Property 24/10 - 12

The shrewd and not-so-shrewd investor
Really shrewd property buyers will often be found buying when markets are falling or stabilising.

So says Mike Greeff, chief executive of the Cape estate agency Greeff Properties, who adds that they act counter to the man-in-the-street's perceived wisdom and counter to the demand cycle. "By buying when confidence is low and competition is weak they put themselves in a position to cash in when later improvements occur in the market."

He says a lot of less sophisticated buyers are still waiting for "confirmation" that better times have arrived.

"All this means is that, when they finally commit themselves they will probably pay higher and have to accept an increased interest rate," says Greeff.

Why overdoing home's upgrade is a bane
Every upgrade to a house should be tackled with an eye on the value of other homes in the area. But upgrades to a home are essential when done judiciously and bathrooms and kitchens are the focal points.

So say property industry experts Property24 spoke to on this matter.

Mike Greeff, CEO of Greeff Properties, says that "when people are fortunate to have enough money for almost any type of improvement, there is a danger that they will overspend".

"They want to create a home which is so luxurious and comfortably fitted out that it exceeds the average value for the better homes in its area, not just by 20% or 30% but by far more.

Create buyer appeal with home staging
Home staging is not a new trend, but it is certainly one that is growing in popularity.

This is according to Adrian Goslett, CEO of RE/MAX of Southern Africa, who adds that it can have an enormously positive impact on the sale of any home.

But what exactly does it entail?

Goslett says staging is a specialised skill - the cost of which would include the staging consultant's fee, paint, wallpaper, the rental of "props" such as furniture or artwork, as well as all the miscellaneous products required to fix any obvious issues with the home in question, such as filling cracks, sanding down floors, rubble removal, and so on.

Think twice before you subdivide
Residential property subdivision is becoming a major trend among homeowners in the middle to upper ends of the market.

So says Peter Gilmour, chairman of RE/MAX of Southern Africa, who adds that "with the cost of living on the increase, the cost of maintaining large properties has also risen".

"Add to this the difficulty and expense to secure a large property and it is clear why so many homeowners today are opting to downsize and subdivide their properties. Not only does this promise potential financial benefits, but it also assures a home environment that is more secure, as well as an opportunity to save thousands annually on general maintenance costs, rates and taxes, and water bills," says Gilmour.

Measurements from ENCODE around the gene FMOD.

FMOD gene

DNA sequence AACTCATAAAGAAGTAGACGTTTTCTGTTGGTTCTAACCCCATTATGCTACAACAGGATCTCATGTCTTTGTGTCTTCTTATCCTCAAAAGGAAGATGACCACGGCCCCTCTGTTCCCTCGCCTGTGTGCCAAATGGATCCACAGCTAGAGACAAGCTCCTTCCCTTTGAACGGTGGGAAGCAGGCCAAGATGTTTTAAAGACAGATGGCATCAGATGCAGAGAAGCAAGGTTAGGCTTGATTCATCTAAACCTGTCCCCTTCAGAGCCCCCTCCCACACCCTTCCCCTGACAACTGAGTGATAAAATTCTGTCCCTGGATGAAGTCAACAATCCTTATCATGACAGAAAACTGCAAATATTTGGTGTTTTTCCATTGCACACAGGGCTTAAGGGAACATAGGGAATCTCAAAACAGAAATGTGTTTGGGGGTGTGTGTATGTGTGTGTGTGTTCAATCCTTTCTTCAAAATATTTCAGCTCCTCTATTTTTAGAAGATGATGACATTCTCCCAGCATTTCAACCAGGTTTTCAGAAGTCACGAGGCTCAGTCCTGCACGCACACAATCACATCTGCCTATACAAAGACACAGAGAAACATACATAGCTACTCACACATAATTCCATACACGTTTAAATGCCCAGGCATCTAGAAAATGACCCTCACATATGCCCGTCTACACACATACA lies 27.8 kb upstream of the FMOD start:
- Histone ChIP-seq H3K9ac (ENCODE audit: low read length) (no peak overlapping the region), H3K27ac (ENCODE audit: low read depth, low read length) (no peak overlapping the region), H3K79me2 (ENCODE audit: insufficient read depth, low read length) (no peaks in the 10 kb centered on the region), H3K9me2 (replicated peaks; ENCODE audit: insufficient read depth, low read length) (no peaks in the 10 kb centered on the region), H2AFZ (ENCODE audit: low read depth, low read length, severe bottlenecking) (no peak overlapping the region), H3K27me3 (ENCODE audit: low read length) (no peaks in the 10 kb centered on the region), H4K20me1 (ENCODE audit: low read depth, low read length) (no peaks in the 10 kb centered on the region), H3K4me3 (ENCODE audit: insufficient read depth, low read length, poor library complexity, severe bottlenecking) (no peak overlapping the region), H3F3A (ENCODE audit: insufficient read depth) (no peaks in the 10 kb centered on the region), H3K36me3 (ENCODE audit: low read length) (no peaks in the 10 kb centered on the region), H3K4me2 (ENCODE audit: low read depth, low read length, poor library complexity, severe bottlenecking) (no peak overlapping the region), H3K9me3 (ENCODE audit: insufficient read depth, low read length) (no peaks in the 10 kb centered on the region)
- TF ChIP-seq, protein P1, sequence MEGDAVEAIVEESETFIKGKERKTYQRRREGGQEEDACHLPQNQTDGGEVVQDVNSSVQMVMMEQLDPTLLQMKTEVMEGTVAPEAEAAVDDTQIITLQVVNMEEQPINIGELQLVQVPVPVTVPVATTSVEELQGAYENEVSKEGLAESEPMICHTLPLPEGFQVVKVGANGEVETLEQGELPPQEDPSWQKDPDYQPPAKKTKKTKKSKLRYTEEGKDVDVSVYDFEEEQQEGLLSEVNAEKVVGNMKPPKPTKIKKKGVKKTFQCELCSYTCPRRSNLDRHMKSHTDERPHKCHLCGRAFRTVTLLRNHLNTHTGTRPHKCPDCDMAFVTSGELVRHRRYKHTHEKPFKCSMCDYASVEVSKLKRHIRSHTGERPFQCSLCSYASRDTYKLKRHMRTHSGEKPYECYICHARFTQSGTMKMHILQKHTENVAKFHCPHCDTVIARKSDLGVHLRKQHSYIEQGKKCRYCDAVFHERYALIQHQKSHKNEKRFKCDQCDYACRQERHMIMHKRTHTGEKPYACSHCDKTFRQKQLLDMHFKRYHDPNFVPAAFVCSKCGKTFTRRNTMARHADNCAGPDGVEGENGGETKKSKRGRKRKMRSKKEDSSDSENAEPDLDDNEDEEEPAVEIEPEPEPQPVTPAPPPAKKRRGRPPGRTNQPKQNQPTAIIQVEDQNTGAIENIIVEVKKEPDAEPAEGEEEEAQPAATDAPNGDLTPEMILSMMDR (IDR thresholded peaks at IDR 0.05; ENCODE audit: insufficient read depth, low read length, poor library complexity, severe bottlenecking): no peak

Sect. title investing: What to consider
Buy-to-let investments remain a popular option for a wide range of investors, but how feasible and safe are sectional title units as rental properties?

Michael Bauer, general manager of IHFM, a sectional title management company in Cape Town, outlines what factors, benefits and pitfalls need to be taken into account when an investor chooses to go down this route.

"The better managed a sectional title scheme is, the more its value will appreciate - and values in such schemes will always tend to rise faster than those of other residential property.
He says this is due to the shortage of supply in the city centres and popular suburbs and the increasingly strong demand in this sector, particularly at the lower end.

'Many Cape sellers still unrealistic'
Many property owners in the Western Cape are finding it difficult to sell their homes because they simply will not adjust their price expectations.

So says Mike Greeff, CEO of Greeff Properties, who adds that "we have had a year and a half of media reports about the need to be realistic in pricing but, amazingly, there are still people who take no notice of this advice".

Many property owners, he said, believe their homes are still valued at around the same level as the last property boom without taking into account that the housing market has changed significantly in recent months.

Previous high interest rates and the rising cost of living limited what first time property buyers could afford to spend and the decline in this sector has had an effect on the entire property market.

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